Abstract

One of the main goals of prosthetic dentistry is to reconstruct the masticatory system. Replacing missing teeth by complete or partial denture is associated with decreased bite force and patient satisfaction. The aim of the present study was to measure the maximum bite force (MBF) and to evaluate patients' satisfaction from their conventional complete dentures and their mandibular implant-supported overdentures opposed by complete denture. In this cross sectional analytical descriptive study, seventy-five 45- to 65-year-old patients were divided into 3 groups wearing: (1) conventional complete dentures for up to 6 months; (2) conventional complete dentures for 10 years or more; and (3) complete maxillary dentures opposing mandibular implant-supported overdentures. Bite force was measured by means of electronic bite force measuring device with strain gauges. Three measurements were made on each side on the first molar region and the mean values were recorded. Patient satisfaction was also recorded using questionnaires. Results were analyzed by analysis of variance (ANOVA), t test, chi-square, and Pearson correlation test. The mean MBF for the first, the second, and the third group was, respectively, 5.65 ± 1.46 kgf, 7.01 ± 2.1 kgf, and 12.22 ± 27 kgf. The difference between MBF in patients with overdentures and in patients with conventional complete dentures was statistically significant (P  =  .001). Patient satisfaction with mandibular implant-supported overdentures was recorded as “great.” Results indicated MBF in the patients with mandibular implant-supported overdentures was significantly higher than that of patients with conventional complete dentures. This difference may indicate the important role of dental implants in the improvement of bite force and chewing efficiency and therefore patients' satisfaction.

Introduction

Partial or complete prosthetic replacement of missing teeth is associated with decreased chewing efficiency and patient satisfaction.1 The efficiency of the masticatory system depends on different factors such as the positioning of posterior teeth in the dental arch, bite force, malocclusion, and occlusal contacts. Among all factors, the positioning of posterior teeth and the bite force are the most important factors influencing the efficiency of the masticatory system.2 Various methods have been used to assess the efficiency of the masticatory system, including the measurement of bite force and chewing function.3,4 Several studies have shown a linear relationship between the efficiency of the masticatory system and the maximum bite force (MBF).2,5 The influence of bite force on the masticatory system is very profound. It has been shown that the chewing efficiency will change up to 50% even with the slightest changes in the bite force.5 Moreover, the magnitude of bite force has shown to be correlated to the patients' satisfaction with complete dentures, type of patients' food intake, and the amount of bone resorption under prostheses.6,7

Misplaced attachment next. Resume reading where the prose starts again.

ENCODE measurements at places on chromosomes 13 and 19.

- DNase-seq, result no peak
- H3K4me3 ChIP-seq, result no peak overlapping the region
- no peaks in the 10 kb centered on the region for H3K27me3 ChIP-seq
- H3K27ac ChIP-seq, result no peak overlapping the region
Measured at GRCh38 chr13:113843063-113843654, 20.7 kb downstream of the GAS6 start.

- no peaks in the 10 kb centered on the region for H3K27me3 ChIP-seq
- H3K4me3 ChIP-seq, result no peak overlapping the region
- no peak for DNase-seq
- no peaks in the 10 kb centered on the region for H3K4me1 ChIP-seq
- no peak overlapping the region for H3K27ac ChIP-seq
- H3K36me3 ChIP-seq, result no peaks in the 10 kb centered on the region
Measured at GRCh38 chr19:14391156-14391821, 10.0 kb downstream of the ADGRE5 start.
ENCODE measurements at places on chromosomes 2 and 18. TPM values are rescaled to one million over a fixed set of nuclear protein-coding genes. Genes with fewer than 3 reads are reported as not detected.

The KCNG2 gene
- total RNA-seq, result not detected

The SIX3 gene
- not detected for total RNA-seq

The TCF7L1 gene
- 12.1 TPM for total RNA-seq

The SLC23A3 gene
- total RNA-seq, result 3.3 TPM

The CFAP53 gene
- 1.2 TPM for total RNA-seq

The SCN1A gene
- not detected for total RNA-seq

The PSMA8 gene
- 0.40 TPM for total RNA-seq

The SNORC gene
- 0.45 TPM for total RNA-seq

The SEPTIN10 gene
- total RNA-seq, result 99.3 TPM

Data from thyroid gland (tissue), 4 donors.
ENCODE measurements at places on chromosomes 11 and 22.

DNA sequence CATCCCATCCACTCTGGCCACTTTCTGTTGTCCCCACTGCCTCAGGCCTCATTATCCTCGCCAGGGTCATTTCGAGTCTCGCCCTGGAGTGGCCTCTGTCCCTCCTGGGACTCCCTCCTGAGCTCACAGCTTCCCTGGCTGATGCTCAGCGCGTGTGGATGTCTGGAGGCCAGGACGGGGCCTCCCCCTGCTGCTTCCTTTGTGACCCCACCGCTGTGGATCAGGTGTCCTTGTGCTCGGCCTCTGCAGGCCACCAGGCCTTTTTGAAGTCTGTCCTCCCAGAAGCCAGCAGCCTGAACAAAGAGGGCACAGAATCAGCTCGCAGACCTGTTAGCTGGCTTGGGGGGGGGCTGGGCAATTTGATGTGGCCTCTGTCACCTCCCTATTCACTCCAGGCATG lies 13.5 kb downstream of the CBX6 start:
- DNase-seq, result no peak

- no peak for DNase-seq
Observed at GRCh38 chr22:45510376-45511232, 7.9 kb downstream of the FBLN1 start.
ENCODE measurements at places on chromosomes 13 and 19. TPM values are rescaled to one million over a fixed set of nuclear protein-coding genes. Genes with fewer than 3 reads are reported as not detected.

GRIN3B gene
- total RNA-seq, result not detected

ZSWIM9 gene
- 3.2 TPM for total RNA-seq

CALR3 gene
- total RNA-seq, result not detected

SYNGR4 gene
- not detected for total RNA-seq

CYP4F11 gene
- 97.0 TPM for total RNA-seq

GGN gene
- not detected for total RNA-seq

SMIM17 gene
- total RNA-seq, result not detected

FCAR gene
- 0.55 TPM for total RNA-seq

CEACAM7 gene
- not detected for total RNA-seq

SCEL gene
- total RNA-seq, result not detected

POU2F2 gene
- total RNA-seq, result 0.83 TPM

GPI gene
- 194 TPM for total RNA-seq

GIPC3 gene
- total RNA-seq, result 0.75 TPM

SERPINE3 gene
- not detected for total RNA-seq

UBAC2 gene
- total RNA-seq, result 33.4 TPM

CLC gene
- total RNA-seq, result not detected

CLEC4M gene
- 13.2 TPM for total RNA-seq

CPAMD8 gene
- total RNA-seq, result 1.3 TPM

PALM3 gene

Lassila et al4 concluded that patients with higher levels of satisfaction of their prostheses presented with higher MBF values. The introduction of osseointegration theory and root shaped implants allowed replacing missing teeth with higher predictability and also allowed resolving the difficulties with the usage of removable partial dentures such as decreased bite force. Tooth loss and its consequent prosthetic replacement not only decreases the bite force between 20% to 50% compared with the natural dentition but is also associated with other problems such as eventual bone loss.1,8 

Dental implants will improve bite force as a part of masticatory efficiency in patients with severe ridge resorption.5 It has been claimed that the patients with resorbed mandibular ridge whose dentition has been restored with implant-supported prostheses present with the same masticatory efficiency as the patients with normal alveolar ridge.5 Miura et al9 believe that dental implants increase bite force. In another study, it was concluded that dental implants increase bite force significantly.1 

The purpose of the present study was to measure and compare the MBF in patients with conventional maxillary and mandibular complete dentures and patients with mandibular implant-supported overdentures opposing conventional maxillary dentures. The comparative assessment of patient satisfaction within the study groups was also considered.

Materials and Methods

Patients

This cross-sectional study consisted of 75 patients, including 45 women and 30 men in age range of 45 to 65 years, treated at the Department of Prosthodontics in our dental education center. All patients were otherwise healthy with no history of musculoskeletal problems (which could possibly affect masticatory muscles). All patients had oval-shaped faces and had no sore spots in their oral cavities associated with the usage of their prostheses. All prostheses were examined in terms of proper occlusion and vertical dimension of occlusion. If there were any major/uncorrectable problems, those patients were excluded from the study. Informed consents were obtained. Patients were divided into 3 groups of 15 women and 10 men each: